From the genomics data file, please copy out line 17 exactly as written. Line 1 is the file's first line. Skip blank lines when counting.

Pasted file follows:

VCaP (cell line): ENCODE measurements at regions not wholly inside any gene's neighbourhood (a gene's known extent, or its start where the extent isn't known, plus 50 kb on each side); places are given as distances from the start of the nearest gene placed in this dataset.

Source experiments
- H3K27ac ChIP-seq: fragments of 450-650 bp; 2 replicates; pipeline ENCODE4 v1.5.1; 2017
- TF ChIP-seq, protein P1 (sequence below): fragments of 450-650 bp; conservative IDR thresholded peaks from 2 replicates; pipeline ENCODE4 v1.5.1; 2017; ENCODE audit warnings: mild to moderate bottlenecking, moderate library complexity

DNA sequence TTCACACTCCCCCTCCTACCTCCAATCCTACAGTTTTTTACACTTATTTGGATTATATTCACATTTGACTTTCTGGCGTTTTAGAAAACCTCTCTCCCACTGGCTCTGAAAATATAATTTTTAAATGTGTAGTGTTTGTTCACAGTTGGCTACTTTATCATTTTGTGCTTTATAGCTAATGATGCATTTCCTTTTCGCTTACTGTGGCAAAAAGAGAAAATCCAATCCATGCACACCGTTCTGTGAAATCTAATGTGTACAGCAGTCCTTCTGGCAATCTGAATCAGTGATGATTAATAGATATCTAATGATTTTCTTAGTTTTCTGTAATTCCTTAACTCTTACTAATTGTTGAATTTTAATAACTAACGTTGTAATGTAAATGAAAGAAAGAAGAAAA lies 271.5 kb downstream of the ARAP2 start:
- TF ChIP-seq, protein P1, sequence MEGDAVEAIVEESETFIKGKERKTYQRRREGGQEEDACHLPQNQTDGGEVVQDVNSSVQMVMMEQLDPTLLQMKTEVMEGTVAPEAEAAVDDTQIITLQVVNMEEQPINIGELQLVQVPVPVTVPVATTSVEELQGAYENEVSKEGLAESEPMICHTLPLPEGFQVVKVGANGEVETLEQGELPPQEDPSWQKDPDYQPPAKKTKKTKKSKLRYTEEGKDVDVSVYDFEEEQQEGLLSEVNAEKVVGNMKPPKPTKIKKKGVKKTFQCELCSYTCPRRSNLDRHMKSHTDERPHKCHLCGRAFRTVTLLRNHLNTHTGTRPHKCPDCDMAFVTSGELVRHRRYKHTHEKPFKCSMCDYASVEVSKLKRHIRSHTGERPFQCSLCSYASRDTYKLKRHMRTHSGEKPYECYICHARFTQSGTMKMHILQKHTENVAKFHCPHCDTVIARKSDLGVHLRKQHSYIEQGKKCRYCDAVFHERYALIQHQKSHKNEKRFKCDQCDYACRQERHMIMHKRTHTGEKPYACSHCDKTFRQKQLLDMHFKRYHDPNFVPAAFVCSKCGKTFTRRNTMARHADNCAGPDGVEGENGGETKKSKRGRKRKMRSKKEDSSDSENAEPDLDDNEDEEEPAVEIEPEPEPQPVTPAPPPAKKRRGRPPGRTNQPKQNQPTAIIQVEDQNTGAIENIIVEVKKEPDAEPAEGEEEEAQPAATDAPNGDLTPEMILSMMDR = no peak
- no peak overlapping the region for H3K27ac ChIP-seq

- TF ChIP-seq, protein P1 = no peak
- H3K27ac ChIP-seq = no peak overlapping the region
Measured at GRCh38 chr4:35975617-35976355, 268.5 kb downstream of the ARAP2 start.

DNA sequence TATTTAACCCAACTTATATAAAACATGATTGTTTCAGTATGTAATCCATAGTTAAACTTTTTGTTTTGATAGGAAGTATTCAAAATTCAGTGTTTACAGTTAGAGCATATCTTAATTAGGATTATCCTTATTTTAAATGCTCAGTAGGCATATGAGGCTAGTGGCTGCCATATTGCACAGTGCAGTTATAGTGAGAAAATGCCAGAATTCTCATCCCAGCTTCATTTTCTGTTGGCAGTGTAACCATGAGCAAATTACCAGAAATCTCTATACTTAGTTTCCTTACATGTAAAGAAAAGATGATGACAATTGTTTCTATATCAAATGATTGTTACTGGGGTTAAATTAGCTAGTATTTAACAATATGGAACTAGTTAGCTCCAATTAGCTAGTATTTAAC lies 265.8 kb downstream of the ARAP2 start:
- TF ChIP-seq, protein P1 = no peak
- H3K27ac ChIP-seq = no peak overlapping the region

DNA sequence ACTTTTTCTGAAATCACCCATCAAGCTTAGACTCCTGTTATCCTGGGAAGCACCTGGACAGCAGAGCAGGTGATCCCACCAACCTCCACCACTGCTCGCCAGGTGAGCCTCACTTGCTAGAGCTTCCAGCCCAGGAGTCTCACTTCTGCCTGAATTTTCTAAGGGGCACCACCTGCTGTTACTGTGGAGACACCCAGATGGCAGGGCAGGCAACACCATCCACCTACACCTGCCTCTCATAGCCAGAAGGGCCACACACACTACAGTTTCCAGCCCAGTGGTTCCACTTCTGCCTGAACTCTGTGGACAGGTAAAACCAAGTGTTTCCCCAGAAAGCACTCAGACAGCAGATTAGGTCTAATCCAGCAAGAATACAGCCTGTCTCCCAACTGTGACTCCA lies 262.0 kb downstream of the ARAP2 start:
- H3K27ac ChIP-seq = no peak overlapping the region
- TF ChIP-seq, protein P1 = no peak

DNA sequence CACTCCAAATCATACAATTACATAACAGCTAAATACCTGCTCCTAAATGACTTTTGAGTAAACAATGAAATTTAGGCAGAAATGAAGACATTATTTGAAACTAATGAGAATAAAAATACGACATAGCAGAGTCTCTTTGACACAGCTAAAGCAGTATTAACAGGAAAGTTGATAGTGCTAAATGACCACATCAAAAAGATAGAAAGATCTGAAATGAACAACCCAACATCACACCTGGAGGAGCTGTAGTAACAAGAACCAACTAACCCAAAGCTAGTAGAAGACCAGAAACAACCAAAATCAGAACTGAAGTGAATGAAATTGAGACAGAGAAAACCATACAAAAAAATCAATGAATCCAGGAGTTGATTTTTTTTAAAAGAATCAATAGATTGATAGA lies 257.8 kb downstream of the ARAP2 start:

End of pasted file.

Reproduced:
DNA sequence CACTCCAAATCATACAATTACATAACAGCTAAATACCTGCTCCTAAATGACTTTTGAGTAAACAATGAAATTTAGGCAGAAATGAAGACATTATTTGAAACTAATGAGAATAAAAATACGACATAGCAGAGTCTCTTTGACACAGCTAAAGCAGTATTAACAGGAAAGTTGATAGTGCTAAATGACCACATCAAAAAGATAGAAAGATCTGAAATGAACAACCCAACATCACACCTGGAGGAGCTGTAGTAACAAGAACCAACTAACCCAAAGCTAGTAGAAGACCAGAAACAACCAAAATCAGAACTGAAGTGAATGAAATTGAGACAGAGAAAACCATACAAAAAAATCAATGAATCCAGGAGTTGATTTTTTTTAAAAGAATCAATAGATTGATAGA lies 257.8 kb downstream of the ARAP2 start: